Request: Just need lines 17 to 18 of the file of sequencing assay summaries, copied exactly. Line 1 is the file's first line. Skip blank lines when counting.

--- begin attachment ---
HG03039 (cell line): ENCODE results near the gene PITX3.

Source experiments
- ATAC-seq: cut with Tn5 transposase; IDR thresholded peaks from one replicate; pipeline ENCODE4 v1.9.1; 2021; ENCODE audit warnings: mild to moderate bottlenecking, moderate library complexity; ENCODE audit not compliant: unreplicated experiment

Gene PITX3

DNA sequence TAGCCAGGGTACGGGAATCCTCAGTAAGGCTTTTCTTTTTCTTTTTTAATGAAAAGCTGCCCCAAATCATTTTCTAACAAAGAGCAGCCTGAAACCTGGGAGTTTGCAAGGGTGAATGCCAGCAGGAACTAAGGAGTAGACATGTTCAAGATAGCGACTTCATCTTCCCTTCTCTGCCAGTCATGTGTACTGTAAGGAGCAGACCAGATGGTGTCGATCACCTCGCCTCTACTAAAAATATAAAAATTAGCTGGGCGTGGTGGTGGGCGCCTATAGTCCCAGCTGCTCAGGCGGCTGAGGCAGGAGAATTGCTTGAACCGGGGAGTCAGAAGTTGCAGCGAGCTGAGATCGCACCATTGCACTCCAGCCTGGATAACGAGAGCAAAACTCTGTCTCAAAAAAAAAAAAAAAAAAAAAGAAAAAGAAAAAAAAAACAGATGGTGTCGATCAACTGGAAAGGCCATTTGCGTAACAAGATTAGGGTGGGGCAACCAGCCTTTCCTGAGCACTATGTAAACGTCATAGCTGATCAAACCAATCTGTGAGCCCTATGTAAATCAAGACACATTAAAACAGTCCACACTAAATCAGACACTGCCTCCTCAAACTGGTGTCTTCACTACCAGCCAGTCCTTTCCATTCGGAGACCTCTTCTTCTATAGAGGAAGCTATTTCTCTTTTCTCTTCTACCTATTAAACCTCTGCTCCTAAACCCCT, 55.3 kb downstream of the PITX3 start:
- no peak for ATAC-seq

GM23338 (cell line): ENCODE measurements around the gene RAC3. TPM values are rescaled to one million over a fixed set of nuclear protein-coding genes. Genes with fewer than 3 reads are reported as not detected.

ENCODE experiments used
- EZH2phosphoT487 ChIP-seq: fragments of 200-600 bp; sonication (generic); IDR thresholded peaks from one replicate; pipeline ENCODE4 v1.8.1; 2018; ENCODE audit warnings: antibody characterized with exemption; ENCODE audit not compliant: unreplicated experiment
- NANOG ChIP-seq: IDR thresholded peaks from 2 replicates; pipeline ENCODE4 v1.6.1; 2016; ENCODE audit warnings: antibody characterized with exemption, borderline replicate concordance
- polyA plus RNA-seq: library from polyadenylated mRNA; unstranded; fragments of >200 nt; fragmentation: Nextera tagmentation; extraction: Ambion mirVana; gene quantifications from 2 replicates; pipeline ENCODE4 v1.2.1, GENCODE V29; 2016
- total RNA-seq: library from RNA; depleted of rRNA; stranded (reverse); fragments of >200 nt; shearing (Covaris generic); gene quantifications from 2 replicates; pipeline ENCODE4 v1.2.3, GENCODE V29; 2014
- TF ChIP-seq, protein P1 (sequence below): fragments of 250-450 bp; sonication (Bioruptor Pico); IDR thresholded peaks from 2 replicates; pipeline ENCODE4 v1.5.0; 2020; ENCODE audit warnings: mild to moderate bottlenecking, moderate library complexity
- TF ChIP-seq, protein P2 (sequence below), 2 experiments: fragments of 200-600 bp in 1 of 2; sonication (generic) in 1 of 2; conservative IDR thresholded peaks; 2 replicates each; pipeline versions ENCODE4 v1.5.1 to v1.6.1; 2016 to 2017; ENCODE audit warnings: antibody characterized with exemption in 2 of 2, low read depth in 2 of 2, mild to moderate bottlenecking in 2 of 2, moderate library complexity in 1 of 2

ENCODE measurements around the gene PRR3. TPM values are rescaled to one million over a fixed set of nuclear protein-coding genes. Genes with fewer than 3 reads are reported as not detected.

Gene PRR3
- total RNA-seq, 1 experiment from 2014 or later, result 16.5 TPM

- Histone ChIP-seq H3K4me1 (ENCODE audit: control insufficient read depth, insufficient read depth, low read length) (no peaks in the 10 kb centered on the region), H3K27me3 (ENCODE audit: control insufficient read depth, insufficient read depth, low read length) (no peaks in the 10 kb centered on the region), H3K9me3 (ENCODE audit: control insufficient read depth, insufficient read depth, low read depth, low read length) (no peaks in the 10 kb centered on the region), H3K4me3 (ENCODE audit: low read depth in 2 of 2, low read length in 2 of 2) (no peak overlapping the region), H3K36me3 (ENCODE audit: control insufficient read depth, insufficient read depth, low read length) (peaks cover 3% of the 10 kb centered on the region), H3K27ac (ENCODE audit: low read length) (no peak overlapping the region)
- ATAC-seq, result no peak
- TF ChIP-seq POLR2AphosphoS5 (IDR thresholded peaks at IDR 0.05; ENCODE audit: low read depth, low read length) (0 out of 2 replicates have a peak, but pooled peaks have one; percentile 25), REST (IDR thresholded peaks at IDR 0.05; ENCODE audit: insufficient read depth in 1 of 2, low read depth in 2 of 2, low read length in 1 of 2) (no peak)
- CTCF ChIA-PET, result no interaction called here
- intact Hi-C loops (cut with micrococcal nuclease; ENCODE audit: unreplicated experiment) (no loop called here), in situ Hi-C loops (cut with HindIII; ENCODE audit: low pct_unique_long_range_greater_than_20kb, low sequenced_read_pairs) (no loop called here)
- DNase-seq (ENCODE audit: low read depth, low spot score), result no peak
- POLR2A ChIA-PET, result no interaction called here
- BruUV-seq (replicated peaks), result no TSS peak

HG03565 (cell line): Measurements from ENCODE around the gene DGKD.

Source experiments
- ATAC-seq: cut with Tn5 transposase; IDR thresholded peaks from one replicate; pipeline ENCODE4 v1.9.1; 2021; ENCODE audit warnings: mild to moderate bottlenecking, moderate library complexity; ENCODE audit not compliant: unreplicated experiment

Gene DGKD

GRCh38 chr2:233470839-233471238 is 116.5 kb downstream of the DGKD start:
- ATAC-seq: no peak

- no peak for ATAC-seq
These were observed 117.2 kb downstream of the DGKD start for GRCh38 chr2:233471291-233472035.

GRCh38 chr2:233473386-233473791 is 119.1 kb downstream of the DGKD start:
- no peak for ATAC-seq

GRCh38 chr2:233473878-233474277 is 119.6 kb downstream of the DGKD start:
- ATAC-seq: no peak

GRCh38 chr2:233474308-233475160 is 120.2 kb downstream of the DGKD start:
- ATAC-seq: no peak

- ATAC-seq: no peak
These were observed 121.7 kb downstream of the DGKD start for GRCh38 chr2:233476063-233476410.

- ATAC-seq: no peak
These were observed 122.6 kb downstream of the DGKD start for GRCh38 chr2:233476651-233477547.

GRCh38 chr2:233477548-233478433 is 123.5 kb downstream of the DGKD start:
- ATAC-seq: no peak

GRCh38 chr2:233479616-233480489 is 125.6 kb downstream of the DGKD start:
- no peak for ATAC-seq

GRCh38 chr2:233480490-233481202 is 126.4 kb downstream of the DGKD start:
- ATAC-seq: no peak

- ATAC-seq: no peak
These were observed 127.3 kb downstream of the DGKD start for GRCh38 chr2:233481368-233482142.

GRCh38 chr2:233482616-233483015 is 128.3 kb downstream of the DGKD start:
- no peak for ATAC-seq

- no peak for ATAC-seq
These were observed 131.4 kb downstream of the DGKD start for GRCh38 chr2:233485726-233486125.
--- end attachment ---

- total RNA-seq, 1 experiment from 2014 or later, result 16.5 TPM

- Histone ChIP-seq H3K4me1 (ENCODE audit: control insufficient read depth, insufficient read depth, low read length) (no peaks in the 10 kb centered on the region), H3K27me3 (ENCODE audit: control insufficient read depth, insufficient read depth, low read length) (no peaks in the 10 kb centered on the region), H3K9me3 (ENCODE audit: control insufficient read depth, insufficient read depth, low read depth, low read length) (no peaks in the 10 kb centered on the region), H3K4me3 (ENCODE audit: low read depth in 2 of 2, low read length in 2 of 2) (no peak overlapping the region), H3K36me3 (ENCODE audit: control insufficient read depth, insufficient read depth, low read length) (peaks cover 3% of the 10 kb centered on the region), H3K27ac (ENCODE audit: low read length) (no peak overlapping the region)